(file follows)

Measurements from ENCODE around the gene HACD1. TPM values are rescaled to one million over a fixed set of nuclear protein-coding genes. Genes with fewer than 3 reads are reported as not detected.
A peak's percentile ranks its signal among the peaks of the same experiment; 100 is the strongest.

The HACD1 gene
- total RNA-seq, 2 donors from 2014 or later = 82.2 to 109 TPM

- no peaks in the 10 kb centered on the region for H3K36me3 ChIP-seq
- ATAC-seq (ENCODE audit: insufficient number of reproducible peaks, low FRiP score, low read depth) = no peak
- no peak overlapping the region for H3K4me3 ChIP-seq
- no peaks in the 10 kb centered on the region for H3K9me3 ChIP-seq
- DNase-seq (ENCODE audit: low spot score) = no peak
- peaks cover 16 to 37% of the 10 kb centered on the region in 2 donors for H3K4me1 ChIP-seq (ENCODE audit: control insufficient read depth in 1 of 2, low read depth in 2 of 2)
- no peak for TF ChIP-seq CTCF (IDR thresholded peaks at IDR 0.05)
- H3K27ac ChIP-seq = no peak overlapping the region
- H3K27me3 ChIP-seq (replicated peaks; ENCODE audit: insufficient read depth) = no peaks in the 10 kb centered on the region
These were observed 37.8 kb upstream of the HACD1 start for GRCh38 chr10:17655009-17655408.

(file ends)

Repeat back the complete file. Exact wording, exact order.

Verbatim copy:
Measurements from ENCODE around the gene HACD1. TPM values are rescaled to one million over a fixed set of nuclear protein-coding genes. Genes with fewer than 3 reads are reported as not detected.
A peak's percentile ranks its signal among the peaks of the same experiment; 100 is the strongest.

The HACD1 gene
- total RNA-seq, 2 donors from 2014 or later = 82.2 to 109 TPM

- no peaks in the 10 kb centered on the region for H3K36me3 ChIP-seq
- ATAC-seq (ENCODE audit: insufficient number of reproducible peaks, low FRiP score, low read depth) = no peak
- no peak overlapping the region for H3K4me3 ChIP-seq
- no peaks in the 10 kb centered on the region for H3K9me3 ChIP-seq
- DNase-seq (ENCODE audit: low spot score) = no peak
- peaks cover 16 to 37% of the 10 kb centered on the region in 2 donors for H3K4me1 ChIP-seq (ENCODE audit: control insufficient read depth in 1 of 2, low read depth in 2 of 2)
- no peak for TF ChIP-seq CTCF (IDR thresholded peaks at IDR 0.05)
- H3K27ac ChIP-seq = no peak overlapping the region
- H3K27me3 ChIP-seq (replicated peaks; ENCODE audit: insufficient read depth) = no peaks in the 10 kb centered on the region
These were observed 37.8 kb upstream of the HACD1 start for GRCh38 chr10:17655009-17655408.